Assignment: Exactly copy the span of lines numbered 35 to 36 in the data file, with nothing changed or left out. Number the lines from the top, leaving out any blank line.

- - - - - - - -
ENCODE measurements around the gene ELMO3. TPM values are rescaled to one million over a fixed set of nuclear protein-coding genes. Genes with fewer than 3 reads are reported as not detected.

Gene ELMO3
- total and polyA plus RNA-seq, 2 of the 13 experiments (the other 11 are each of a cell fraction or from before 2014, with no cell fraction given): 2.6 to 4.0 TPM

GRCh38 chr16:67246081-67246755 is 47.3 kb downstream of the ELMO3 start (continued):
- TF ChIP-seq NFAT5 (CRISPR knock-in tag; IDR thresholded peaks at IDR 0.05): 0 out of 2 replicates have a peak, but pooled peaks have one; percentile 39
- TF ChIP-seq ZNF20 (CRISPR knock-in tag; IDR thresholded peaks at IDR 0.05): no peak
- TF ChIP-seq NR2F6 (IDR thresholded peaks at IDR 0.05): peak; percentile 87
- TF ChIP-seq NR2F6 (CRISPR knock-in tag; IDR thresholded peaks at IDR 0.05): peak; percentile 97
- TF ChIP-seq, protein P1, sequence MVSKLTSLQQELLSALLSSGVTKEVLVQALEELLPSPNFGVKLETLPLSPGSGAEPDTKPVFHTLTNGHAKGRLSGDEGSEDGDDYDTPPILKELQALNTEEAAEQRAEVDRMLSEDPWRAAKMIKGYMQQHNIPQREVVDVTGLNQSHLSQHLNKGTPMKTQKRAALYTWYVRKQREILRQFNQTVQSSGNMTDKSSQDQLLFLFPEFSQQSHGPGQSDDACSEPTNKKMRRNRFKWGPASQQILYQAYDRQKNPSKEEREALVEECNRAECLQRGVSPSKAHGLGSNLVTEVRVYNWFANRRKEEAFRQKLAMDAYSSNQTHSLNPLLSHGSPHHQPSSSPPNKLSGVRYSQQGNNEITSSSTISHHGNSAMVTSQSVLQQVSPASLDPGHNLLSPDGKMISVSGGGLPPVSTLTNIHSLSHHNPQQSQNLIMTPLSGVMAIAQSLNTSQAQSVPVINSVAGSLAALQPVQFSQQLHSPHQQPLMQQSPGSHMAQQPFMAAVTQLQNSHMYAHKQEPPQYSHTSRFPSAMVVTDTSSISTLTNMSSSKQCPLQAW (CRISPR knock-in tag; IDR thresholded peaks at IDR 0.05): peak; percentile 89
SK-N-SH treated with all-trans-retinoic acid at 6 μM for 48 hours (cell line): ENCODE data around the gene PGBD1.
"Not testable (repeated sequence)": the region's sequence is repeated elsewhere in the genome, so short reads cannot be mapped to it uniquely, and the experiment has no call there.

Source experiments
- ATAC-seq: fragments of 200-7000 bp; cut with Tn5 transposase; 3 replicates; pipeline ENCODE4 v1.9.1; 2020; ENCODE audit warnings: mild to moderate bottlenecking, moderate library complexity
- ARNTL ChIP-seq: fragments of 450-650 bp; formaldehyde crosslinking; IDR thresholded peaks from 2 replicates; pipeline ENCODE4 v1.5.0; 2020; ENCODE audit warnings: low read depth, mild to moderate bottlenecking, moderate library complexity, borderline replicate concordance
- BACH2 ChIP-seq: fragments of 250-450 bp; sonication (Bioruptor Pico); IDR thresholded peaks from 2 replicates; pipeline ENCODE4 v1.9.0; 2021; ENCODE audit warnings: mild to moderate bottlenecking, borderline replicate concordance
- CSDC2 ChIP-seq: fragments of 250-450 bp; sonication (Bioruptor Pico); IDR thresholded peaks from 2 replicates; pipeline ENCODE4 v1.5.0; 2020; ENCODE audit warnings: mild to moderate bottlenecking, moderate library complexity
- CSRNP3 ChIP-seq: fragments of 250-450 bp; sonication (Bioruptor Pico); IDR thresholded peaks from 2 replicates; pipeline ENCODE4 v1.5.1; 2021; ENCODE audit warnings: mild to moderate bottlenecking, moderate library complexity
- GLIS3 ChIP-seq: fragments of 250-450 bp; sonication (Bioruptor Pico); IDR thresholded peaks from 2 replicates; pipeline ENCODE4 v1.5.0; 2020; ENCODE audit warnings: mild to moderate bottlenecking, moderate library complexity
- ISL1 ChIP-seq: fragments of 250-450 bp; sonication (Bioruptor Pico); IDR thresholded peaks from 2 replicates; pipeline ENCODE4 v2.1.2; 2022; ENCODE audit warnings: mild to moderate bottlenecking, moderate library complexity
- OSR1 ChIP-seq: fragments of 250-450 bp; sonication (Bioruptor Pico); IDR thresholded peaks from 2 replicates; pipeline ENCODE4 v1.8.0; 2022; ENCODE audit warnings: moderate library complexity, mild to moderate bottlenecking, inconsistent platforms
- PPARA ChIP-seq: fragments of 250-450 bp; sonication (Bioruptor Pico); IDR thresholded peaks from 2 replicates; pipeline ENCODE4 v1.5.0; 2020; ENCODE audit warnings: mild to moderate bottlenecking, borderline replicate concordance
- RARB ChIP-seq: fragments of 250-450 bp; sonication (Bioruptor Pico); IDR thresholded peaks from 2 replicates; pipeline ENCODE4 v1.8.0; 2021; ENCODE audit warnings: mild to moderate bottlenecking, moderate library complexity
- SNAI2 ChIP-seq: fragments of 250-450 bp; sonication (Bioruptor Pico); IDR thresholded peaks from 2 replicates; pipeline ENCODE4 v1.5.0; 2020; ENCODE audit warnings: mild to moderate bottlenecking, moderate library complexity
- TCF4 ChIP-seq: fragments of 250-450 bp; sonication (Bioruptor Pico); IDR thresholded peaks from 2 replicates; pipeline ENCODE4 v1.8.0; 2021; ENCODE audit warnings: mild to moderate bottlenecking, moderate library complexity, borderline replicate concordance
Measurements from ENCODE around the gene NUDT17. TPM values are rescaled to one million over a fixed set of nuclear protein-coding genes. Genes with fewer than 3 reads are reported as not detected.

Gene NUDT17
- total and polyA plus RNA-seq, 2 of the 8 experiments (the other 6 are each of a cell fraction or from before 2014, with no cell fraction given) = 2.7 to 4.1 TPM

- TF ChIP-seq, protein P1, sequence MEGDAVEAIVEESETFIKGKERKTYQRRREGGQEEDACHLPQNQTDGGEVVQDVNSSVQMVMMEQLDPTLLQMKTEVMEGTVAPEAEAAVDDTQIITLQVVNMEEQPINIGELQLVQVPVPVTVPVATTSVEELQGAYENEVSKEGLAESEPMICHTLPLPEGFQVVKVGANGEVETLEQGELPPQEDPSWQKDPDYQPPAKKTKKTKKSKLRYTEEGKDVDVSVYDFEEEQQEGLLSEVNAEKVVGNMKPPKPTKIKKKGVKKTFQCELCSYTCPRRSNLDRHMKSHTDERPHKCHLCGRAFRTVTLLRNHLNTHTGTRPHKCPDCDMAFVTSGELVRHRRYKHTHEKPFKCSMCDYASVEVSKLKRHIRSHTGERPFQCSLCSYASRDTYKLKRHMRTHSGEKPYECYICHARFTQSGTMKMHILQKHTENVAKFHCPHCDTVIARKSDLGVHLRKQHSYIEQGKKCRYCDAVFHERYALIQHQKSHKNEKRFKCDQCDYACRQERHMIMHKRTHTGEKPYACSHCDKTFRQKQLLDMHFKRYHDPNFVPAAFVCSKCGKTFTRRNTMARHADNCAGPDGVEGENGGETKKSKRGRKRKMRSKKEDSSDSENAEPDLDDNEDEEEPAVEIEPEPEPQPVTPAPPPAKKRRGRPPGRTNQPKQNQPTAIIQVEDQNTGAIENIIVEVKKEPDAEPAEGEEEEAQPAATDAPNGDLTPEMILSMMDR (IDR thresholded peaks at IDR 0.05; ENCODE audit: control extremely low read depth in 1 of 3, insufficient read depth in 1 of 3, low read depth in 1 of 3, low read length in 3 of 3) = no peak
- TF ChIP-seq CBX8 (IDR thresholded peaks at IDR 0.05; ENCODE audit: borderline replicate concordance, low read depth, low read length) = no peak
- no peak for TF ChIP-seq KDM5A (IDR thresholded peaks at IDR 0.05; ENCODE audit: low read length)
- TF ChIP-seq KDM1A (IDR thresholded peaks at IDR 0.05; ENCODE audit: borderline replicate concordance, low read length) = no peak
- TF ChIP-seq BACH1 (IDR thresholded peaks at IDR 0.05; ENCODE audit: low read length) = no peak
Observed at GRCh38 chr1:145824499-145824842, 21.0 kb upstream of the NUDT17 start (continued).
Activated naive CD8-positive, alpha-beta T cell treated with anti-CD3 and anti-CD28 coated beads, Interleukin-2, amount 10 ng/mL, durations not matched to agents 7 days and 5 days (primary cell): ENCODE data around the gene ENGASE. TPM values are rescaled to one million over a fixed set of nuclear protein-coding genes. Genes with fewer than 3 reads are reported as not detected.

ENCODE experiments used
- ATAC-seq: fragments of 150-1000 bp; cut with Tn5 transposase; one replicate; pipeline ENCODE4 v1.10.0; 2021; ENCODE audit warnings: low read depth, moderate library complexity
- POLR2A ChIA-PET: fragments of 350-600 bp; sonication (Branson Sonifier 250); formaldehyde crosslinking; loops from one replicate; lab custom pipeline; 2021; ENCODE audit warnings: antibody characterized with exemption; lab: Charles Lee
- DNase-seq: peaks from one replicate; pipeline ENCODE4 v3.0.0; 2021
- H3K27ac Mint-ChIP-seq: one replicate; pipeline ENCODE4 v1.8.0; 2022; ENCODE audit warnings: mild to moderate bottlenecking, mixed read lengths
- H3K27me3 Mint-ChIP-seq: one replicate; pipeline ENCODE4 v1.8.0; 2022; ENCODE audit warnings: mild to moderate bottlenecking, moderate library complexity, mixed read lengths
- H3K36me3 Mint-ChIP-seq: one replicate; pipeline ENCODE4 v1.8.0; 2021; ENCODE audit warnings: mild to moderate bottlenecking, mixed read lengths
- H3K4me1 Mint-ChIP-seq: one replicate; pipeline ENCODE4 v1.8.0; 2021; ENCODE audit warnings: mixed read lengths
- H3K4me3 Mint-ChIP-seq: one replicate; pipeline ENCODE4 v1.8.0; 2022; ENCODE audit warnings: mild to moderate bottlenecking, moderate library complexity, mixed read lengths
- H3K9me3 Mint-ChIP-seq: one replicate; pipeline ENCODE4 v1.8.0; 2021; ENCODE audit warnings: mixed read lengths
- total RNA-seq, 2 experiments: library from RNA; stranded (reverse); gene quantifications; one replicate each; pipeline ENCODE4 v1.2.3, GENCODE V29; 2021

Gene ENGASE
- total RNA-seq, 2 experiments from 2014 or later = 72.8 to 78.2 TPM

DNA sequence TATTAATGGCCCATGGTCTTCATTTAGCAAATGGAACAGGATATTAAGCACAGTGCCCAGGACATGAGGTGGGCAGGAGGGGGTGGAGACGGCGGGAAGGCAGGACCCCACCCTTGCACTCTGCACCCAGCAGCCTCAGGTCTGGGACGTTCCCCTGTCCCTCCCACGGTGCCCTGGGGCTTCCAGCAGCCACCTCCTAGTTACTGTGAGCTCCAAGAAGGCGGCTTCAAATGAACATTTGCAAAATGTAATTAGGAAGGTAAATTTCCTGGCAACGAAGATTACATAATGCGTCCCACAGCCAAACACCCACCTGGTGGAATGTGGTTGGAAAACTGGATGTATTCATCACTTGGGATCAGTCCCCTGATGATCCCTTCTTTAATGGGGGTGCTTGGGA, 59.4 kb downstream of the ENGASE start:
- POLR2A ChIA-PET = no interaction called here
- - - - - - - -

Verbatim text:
ENCODE experiments used
- ATAC-seq: fragments of 150-1000 bp; cut with Tn5 transposase; one replicate; pipeline ENCODE4 v1.10.0; 2021; ENCODE audit warnings: low read depth, moderate library complexity